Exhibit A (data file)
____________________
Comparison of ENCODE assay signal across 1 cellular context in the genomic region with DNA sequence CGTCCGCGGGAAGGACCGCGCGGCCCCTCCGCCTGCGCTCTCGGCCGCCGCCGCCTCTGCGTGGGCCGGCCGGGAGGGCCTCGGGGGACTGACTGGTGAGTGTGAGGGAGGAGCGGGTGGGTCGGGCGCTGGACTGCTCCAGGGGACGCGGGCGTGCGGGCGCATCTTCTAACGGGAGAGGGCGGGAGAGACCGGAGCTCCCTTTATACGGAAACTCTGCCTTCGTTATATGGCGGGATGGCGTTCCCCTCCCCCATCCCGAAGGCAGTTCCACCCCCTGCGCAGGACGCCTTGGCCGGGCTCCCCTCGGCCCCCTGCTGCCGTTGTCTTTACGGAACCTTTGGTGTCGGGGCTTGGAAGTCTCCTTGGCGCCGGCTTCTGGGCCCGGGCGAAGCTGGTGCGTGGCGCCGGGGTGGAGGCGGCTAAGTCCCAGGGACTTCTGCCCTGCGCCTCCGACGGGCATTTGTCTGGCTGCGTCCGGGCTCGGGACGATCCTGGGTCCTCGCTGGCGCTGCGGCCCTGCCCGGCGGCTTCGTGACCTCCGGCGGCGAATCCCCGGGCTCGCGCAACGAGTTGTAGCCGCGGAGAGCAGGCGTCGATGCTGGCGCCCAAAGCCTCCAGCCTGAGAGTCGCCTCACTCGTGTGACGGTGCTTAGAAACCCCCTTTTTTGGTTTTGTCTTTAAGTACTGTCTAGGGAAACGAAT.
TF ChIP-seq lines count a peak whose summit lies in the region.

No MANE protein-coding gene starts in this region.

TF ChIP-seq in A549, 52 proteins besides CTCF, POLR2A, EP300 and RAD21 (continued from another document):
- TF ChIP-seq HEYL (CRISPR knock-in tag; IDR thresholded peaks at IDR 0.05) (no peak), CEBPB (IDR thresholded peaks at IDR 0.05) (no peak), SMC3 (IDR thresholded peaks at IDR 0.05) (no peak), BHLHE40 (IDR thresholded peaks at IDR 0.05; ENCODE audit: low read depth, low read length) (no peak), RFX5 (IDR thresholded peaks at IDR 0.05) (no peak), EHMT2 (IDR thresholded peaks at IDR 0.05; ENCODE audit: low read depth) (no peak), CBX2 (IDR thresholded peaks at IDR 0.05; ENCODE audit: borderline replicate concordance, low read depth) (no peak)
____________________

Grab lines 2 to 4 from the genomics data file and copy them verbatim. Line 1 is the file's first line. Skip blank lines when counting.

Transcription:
TF ChIP-seq lines count a peak whose summit lies in the region.

No MANE protein-coding gene starts in this region.

TF ChIP-seq in A549, 52 proteins besides CTCF, POLR2A, EP300 and RAD21 (continued from another document):